Wednesday, April 18, 2007

Journalism and blogging

Last night I attended a session of the Dutch Journalists Association NVJ in Utrecht. Subject of the meeting was the public debate in blogs. The subject was introduced by Marc Chavannes (to the right on the photograph), professor journalism at Groningen University and former correspondent for the Dutch newspaper NRC in Paris, London and Washington. The discussion was chaired by Peter Olsthoorn (left)

The subject was formally about the public debate and blogs, but in the background the attention directed itself to the question what do blogs do to journalism and do journalists and newspapers take blogs seriously. And all this related to The Netherlands.

Marc Chavannes started out to tell about his experience as a foreign correspondent in Washington and how he used blogs as barometers to see political questions growing. He indicated that blog about the public debate often gave him material to write about questions before they erupted or never did erupt at all as blogs demonstrated the inconsistencies of the political proposals. He showed it with examples from blogs like Talking Point Memo and Kos.

He compared bloggers of the public debate to mice that with their small teeth nibble away the information and shred evidence to pieces. He used the example of the action of Bush after re-election. Having won the elections, scaring the hell for terrorists out of the Americans, Bush thought that he could privatise social pension schemes and let banks and insurance companies handle these services. It would save the government a lot of money and bureaucracy. But the bloggers showed that this solution would not be for the better of the citizens. One year after, the proposal was silently moved off the agenda, while even parliament had not spent time on it.

In The Netherlands we have thousands of blogs; so one would suppose that there is a long tail with top blogs and special blogs; but there are only a few public debate blogs such as Geen Stijl and Geen Commentaar (mind you two blog titles with a negative!). Yet Geen Stijl is more a shock blog, while Geen commentaar is still in a starting up phase. There are no public debate blogs which bring on questions of politics or social issues; nor take bloggers politicians or leading figures to task. Neither is there a collective blog in the public debate in which bloggers can enter their contribution on public question.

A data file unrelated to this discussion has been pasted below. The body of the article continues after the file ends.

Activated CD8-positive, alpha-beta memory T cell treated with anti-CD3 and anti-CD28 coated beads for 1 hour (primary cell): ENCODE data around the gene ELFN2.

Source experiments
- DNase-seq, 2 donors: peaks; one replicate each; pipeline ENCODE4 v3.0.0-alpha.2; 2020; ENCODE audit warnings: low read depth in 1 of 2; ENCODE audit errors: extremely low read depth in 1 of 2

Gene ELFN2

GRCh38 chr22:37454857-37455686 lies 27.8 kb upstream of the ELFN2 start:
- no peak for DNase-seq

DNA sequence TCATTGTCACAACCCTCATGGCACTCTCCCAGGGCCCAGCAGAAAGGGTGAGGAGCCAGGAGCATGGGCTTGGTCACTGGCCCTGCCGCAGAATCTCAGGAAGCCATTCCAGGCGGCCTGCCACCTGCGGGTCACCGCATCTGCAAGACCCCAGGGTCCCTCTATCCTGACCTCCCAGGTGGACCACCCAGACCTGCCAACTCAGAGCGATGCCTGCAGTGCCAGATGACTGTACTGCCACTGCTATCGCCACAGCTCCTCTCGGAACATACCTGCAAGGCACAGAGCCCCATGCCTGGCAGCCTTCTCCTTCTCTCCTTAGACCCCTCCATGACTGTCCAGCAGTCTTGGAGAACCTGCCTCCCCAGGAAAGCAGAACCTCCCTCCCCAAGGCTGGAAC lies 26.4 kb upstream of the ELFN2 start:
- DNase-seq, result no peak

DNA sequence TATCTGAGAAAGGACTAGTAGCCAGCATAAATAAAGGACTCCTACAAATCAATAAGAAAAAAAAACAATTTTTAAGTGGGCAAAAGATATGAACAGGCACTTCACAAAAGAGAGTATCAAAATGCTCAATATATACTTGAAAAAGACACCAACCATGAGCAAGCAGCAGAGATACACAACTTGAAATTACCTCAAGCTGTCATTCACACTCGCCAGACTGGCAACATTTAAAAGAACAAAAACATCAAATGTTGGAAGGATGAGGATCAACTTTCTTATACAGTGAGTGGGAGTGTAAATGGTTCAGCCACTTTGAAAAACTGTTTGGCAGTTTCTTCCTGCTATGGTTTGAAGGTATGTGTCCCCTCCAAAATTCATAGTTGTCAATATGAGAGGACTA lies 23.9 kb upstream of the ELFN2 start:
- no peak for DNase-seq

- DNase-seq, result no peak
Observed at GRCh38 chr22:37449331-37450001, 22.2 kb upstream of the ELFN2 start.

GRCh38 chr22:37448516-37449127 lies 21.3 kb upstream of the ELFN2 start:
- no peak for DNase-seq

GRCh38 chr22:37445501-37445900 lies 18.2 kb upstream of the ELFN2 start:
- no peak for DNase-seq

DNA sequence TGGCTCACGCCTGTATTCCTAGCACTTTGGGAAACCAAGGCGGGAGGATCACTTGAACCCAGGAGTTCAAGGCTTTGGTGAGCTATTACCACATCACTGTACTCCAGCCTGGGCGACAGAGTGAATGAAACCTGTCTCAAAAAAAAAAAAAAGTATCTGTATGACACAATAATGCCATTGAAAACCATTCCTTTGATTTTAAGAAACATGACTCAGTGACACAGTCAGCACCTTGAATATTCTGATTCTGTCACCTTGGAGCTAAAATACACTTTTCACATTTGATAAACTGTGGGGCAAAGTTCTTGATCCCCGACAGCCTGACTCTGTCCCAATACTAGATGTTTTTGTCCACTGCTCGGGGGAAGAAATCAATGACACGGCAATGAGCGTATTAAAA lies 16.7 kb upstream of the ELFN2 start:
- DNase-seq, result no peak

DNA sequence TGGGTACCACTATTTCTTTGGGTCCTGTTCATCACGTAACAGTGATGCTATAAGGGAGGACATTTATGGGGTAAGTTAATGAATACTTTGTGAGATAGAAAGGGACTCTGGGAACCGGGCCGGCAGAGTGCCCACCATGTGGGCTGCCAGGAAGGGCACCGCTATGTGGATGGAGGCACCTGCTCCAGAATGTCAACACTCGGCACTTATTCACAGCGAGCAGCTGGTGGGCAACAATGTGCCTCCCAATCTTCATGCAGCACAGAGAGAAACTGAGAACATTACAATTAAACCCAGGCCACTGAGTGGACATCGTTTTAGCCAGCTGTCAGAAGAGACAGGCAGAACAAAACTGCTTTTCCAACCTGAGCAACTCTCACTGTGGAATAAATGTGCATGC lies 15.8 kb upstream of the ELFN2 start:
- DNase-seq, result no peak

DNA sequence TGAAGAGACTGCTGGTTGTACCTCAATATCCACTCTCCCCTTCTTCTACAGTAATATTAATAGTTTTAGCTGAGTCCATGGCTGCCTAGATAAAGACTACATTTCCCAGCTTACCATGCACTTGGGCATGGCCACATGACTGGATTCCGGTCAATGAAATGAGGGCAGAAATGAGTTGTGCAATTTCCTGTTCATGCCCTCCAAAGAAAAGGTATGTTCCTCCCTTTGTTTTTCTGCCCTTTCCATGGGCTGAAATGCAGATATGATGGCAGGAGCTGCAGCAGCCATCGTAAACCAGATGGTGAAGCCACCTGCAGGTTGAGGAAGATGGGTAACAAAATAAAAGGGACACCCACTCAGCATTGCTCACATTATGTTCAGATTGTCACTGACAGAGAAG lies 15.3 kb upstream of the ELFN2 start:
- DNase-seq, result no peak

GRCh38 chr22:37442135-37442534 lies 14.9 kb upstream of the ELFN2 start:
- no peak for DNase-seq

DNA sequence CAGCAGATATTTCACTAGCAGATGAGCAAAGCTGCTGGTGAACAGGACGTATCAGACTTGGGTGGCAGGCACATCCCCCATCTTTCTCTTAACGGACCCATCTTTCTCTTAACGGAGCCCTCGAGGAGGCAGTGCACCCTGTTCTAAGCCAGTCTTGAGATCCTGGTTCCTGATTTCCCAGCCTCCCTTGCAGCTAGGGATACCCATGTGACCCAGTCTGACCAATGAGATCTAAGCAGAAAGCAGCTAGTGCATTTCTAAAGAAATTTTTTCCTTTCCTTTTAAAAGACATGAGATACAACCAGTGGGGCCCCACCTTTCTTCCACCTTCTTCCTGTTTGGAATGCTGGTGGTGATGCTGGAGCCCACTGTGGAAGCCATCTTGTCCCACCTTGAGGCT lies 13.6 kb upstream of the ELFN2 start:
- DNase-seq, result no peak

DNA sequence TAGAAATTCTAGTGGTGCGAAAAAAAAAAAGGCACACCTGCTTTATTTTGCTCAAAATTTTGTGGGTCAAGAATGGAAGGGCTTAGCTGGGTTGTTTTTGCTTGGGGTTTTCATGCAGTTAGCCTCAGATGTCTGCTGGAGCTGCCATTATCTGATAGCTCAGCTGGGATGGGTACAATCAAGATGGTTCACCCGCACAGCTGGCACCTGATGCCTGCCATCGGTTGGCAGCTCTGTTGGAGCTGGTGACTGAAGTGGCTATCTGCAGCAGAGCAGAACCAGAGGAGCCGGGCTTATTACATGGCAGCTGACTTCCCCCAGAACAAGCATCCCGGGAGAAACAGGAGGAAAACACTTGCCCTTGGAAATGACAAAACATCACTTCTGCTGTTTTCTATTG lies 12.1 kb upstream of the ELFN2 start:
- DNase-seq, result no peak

The question was obviously why does this not happen in the Netherlands? Is the population too small? Do we follow the US, but much later? Or do we have another debating culture. So far blogs have not been taken seriously in The Netherlands by journalists; besides some bloggers want to impress their mum and dad, so it is an inferior kind of journalism, the mum-and-dad journalism. Besides most blogs in The Netherlands can be categorised as autistic; the bloggers talk to themselves. However, fine blogs are ideosyncratic.

What have blogs done to newspapers? Not much so far. In the US papers like the NYT and the Washington Post have bought blogs for their traffic and in the second place for their opinion. The same has happened in the Netherlands. The Telegraaf has a participation of 40 percent in Geen Stijl; the blog regularly takes care for contribution in the newspapers. De Volkskrant has started its own blogosphere with blog software, with which new bloggers can set up their blog; but so far de Volkskrant has not harvested these blogs for news.

The conclusion of the meeting was that Dutch journalists should study the phenomenon of bloggers more carefully. For Dutch newspapers there is still an opportunity to start up citizens’ journalism in the public debate.

Posting"s of blogs on this subject in Dutch:
- Peter Olsthoorn (Planet Multimedia): 'Te weinig relevant debat in Nederlandse blogs'
- Roy ( Kwaliteit en invloed van weblogs in Nederland
- Maarten Reijnders (De Nieuwe Reporter): Waarom doen Nederlandse blogs het slechter dan Amerikaanse?

Blog Posting Number: 727

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